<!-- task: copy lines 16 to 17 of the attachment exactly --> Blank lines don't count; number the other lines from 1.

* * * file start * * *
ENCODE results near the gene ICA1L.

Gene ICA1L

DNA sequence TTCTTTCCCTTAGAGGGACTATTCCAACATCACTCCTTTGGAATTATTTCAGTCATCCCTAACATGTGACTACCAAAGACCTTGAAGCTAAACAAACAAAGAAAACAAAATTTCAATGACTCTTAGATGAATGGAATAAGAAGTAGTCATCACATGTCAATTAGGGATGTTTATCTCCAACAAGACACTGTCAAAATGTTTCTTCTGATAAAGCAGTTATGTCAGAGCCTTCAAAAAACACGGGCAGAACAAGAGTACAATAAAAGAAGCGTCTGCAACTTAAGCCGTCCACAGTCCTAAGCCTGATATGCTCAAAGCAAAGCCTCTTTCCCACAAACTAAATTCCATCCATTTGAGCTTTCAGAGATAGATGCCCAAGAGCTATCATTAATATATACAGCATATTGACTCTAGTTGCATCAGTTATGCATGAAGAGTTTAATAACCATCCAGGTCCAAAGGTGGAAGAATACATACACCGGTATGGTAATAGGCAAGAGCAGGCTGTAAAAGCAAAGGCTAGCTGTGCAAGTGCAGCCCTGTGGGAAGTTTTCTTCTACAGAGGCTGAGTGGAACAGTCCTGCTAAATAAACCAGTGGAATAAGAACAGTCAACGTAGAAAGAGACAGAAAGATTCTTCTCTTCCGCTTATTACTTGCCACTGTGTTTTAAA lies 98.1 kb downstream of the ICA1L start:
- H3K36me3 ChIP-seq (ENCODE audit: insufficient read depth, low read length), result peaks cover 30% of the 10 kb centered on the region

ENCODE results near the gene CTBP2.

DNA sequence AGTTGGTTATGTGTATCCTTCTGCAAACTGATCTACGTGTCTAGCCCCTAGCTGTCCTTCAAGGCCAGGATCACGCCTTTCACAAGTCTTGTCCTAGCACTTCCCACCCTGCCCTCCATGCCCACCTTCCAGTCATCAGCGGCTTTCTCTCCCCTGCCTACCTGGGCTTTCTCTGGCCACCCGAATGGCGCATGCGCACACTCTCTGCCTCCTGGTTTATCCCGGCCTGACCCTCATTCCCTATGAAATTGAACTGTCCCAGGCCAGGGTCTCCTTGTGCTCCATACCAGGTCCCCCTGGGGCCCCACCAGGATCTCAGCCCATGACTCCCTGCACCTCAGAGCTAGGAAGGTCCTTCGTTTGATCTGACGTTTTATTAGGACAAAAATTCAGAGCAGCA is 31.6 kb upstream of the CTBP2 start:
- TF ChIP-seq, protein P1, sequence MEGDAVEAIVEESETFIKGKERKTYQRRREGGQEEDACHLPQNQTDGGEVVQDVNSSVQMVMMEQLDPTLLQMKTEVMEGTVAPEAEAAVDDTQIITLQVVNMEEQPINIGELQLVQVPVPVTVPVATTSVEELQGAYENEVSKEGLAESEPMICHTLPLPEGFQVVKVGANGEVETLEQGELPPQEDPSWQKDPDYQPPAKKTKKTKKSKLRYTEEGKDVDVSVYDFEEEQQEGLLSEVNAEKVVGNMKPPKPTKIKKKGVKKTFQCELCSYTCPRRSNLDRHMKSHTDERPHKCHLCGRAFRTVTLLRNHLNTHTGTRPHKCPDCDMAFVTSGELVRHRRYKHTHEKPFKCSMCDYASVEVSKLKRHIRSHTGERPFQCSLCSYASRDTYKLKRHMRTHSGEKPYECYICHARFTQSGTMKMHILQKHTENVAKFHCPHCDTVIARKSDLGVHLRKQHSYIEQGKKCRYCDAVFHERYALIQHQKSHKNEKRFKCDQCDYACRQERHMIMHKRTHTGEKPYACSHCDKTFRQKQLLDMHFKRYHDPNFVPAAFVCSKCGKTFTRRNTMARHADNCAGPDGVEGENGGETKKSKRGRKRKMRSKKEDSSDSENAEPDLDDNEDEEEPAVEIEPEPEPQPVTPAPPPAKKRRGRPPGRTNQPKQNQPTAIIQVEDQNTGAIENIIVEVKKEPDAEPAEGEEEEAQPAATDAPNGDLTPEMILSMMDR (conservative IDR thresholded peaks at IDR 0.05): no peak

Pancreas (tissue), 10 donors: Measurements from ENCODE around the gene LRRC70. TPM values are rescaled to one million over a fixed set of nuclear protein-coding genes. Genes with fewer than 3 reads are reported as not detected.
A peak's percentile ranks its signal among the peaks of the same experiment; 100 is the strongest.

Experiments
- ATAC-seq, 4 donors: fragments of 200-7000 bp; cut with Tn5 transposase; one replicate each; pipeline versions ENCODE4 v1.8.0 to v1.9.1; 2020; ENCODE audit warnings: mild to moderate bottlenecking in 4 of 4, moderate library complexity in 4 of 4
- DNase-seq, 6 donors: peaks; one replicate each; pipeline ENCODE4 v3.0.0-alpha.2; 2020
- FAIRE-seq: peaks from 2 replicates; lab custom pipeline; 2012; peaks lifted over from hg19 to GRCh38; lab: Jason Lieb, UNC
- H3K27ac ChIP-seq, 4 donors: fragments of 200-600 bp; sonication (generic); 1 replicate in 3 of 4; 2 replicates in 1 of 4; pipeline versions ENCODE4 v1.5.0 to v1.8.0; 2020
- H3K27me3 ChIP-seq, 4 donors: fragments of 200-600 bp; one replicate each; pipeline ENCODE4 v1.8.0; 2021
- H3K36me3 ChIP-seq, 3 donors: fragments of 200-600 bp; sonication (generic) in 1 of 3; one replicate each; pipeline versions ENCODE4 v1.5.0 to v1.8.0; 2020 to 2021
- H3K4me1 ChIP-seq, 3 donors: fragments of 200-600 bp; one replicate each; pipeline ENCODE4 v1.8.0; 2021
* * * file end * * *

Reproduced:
- H3K36me3 ChIP-seq, 3 donors: fragments of 200-600 bp; sonication (generic) in 1 of 3; one replicate each; pipeline versions ENCODE4 v1.5.0 to v1.8.0; 2020 to 2021
- H3K4me1 ChIP-seq, 3 donors: fragments of 200-600 bp; one replicate each; pipeline ENCODE4 v1.8.0; 2021